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Amaarah DeCuir: Viral training video asks teachers NOT to call 9/11 killers 'terrorists'

The video did not do well for many parents who have expressed outrage at the attempt of 'woke-washing the 9/11 attacks' and 'hijacking history'
Amaarah DeCuir is a professorial lecturer at American University’s School of Education (Twitter/ @concetta8631)
Amaarah DeCuir is a professorial lecturer at American University’s School of Education (Twitter/ @concetta8631)

The Virginia Department of Education has been at the receiving end of a lot of criticism online after a teacher training video instructing teaching professionals to avoid calling the 9/ 11 killers 'terrorists' went viral. The video, which is nearly 2 hours long, also instructed them to avoid promoting "American exceptionalism" during lessons about the attacks. The video training advised teachers to avoid the "false assumption of Muslim responsibility for 9/11" and anti-Muslim rhetoric.

The now-deleted video was posted on the VDOE's YouTube channel and was intended to promote a "culturally responsive and inclusive 9/11 commemoration" to help teachers broach the sensitive subject "in a way that does not cause harm".

However, the video did not go down well for many parents who expressed outrage at the attempt of "woke-washing the 9/11 attacks" and "hijacking history". 


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The instructional video was shared as part of Virginia DOE's VA Equity webinar series, which was led by American University School of Education professorial lecturer Amaarah DeCuir. 

Who is Amaarah DeCuir?

DeCuir, EdD is a professorial lecturer at American University’s School of Education. As per her author bio on The Conversations, DeCuir teaches Education Studies and Social Justice, Education Leadership, and teaches an Antiracist Research Methods course she co-designed. Her work focuses on the intersections of leadership, gender, and diverse cultural contexts to advance social justice.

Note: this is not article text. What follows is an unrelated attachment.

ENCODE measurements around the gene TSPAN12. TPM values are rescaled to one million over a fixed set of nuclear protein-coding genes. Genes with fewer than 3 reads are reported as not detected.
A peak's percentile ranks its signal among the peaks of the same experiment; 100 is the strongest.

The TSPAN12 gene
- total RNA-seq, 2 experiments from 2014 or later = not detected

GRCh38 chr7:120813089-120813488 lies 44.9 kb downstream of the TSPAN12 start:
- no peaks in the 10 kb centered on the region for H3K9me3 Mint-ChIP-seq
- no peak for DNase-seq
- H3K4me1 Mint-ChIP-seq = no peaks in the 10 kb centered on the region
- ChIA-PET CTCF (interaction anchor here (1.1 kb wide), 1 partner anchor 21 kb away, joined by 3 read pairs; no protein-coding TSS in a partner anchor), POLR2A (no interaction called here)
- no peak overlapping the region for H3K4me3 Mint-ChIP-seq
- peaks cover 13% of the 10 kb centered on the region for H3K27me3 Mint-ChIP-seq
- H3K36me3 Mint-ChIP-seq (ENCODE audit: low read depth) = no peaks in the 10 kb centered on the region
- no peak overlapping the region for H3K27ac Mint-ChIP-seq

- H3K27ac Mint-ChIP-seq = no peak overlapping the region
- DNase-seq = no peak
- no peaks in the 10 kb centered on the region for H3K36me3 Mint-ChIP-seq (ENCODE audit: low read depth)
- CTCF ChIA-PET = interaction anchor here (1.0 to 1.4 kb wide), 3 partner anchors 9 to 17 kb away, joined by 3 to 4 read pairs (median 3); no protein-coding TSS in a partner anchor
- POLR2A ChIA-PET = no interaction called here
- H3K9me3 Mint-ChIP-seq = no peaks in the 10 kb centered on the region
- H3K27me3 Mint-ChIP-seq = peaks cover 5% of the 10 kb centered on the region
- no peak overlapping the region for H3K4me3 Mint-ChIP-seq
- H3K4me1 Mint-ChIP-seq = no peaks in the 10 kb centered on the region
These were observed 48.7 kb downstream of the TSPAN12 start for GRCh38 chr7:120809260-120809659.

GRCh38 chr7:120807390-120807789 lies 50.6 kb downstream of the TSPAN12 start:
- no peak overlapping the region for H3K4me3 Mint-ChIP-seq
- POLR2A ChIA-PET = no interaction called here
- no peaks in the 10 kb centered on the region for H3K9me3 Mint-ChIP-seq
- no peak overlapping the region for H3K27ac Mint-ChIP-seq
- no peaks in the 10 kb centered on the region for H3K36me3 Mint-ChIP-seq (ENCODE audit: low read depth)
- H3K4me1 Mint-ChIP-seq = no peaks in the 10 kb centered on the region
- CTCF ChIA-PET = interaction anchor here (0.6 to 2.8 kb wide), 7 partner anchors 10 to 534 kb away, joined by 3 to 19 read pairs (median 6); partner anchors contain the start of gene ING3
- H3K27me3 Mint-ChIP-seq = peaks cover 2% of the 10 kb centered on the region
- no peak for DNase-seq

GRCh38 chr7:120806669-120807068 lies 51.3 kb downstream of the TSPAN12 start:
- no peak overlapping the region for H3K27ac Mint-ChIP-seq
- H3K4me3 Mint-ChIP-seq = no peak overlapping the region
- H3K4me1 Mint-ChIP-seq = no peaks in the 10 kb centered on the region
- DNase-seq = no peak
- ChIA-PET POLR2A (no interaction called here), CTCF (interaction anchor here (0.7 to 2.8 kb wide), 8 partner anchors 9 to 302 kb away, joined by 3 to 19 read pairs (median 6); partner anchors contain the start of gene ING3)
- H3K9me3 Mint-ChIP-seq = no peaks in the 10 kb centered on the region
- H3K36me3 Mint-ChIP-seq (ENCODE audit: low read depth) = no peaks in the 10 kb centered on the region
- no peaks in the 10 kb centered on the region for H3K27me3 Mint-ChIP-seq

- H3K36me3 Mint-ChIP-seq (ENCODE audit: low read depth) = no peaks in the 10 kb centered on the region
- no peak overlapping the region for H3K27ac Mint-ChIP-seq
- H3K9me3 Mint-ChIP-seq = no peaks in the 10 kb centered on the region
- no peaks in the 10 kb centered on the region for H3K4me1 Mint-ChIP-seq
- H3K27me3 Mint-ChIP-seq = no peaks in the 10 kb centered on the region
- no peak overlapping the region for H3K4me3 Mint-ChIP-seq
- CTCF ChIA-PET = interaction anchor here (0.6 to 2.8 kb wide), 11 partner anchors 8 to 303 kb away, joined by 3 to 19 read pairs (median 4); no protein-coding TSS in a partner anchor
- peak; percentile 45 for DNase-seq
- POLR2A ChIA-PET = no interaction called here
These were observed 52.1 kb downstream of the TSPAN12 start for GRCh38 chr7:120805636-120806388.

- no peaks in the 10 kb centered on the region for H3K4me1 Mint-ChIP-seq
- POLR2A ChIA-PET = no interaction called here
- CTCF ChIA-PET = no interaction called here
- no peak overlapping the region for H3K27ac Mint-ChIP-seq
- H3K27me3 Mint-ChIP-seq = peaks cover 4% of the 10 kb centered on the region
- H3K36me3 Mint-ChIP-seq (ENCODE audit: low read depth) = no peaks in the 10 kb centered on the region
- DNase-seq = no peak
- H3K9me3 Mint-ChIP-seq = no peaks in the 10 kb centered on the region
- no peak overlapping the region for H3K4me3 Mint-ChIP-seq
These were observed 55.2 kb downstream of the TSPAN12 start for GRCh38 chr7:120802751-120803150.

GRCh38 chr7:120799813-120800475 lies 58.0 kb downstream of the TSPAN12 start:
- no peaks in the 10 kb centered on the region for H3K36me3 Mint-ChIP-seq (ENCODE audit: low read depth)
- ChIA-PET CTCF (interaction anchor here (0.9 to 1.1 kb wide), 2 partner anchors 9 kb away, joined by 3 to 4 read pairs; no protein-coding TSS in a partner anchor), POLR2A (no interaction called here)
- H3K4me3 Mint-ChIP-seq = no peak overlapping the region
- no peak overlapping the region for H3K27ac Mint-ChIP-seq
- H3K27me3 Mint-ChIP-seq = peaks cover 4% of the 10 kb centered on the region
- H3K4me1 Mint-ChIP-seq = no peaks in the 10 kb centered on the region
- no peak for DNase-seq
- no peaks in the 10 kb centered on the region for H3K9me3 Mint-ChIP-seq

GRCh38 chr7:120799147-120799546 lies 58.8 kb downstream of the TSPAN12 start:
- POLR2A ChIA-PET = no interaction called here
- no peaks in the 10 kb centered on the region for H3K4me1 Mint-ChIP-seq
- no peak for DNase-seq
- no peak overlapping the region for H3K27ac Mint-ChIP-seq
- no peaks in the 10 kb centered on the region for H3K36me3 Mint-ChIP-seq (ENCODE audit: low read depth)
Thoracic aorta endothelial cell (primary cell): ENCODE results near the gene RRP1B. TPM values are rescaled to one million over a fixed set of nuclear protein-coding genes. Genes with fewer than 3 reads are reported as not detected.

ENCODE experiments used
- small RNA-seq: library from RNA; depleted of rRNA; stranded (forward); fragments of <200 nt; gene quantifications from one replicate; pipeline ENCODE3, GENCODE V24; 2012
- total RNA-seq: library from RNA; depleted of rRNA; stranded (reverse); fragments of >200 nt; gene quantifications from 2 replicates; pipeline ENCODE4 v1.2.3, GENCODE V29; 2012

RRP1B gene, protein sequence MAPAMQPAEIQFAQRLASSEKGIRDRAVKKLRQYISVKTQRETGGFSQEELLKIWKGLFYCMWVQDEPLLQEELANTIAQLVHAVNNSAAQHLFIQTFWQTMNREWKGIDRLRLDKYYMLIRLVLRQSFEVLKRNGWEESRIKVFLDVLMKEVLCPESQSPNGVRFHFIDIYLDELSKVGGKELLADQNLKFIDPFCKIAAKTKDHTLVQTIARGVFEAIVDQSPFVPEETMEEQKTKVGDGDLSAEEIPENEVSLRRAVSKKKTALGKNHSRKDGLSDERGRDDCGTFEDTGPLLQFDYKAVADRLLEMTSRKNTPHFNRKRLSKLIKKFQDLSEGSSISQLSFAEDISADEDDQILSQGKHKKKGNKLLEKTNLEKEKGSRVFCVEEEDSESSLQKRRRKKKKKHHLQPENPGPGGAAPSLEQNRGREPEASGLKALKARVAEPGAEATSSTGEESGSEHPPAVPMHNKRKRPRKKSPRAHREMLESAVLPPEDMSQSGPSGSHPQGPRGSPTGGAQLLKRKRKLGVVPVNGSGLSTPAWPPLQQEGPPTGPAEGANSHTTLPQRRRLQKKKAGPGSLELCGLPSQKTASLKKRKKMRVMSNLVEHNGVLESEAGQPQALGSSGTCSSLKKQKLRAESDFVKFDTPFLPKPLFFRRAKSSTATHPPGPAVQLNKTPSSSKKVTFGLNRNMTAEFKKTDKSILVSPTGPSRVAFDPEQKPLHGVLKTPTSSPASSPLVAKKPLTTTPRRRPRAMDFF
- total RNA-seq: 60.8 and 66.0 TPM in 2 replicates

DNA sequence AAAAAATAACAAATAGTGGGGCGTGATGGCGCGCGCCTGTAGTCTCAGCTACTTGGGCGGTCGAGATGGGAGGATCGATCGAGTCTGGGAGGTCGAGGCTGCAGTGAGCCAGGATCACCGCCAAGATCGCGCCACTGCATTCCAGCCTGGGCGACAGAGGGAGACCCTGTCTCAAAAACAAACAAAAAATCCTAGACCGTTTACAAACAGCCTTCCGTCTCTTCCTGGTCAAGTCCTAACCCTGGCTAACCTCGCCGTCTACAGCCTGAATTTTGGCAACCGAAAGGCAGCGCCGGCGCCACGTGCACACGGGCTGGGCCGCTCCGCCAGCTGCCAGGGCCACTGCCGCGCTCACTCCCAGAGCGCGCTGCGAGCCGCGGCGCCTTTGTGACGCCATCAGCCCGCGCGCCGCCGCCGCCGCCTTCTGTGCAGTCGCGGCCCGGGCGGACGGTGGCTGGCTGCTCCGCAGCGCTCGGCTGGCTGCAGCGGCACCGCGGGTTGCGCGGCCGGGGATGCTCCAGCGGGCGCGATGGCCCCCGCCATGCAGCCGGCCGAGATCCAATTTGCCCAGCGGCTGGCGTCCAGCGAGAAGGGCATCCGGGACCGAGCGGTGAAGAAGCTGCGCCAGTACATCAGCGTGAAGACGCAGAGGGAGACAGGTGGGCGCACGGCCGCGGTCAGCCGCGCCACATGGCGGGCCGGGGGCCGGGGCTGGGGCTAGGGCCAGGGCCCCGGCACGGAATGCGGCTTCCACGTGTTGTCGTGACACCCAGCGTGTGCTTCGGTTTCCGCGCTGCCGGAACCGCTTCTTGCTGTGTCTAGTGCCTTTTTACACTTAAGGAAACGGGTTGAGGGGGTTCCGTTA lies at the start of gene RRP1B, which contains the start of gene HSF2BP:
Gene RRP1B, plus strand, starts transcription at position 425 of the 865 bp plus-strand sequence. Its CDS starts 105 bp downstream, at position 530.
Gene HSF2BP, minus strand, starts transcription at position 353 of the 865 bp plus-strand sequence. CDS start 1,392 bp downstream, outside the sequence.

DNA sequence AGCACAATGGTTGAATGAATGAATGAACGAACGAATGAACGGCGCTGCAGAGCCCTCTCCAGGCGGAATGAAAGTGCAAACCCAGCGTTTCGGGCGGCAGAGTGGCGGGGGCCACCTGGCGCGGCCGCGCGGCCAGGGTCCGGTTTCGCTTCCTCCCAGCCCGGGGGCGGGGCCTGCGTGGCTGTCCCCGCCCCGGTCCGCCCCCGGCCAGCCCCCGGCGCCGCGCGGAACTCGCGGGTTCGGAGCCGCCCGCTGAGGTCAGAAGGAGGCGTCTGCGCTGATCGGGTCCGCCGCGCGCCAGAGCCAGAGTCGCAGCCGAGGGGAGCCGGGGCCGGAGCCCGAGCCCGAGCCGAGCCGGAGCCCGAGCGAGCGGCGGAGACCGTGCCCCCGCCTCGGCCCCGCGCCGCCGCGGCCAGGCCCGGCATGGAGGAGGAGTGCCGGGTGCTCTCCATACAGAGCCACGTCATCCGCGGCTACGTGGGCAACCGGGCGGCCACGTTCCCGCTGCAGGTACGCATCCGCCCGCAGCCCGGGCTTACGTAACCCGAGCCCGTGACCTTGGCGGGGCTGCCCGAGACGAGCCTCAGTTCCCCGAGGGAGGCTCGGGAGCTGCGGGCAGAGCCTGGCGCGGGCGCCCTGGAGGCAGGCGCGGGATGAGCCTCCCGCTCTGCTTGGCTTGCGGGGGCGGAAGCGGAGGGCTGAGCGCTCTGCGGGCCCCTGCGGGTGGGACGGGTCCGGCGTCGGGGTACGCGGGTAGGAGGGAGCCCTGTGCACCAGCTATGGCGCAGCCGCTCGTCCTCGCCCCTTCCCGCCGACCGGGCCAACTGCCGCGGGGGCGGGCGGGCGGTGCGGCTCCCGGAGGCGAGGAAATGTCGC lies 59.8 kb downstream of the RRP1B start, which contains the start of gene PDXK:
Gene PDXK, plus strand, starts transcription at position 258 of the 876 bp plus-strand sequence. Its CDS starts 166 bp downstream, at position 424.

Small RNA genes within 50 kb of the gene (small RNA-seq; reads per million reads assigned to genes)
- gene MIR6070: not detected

In the video, DeCuir explains all the things right and wrong way to teach students about the events surrounding the 9/11 attacks. She shared her 'Webinar In's & Out's', listing the many ways she deems appropriate or inappropriate to teach about the events surrounding the 9/11 attacks. As per reports online, in the video, she claimed that asking students to "stand and condemn 9/11" in a performative way would be "highly inappropriate". 

She also suggested that instead of "terrorists", teachers use the word "extremists" to further "disrupt this false equivalency of Muslims and terrorism".

"I choose to use the word extremists and I use this based on the scholarship of other scholars and activists in the community that will also use this word to describe the perpetrators of the crimes associated with 9/11," she said. Furthermore, she warned of the consequences of teaching American exceptionalism instead turning the focus to "our shared humanity". 

"We're also not going to reproduce what's understood as American exceptionalism - this understanding that America is a land at the top of a beautiful mountain and that all other countries, nations, and people are less than America," she said. "We're not going to reproduce notions that American history and American experiences are more significant than the experiences or histories of other people," she continued. "So we're going to begin with a common understanding of our shared humanity, regardless of our national, racial, linguistic or religious origins."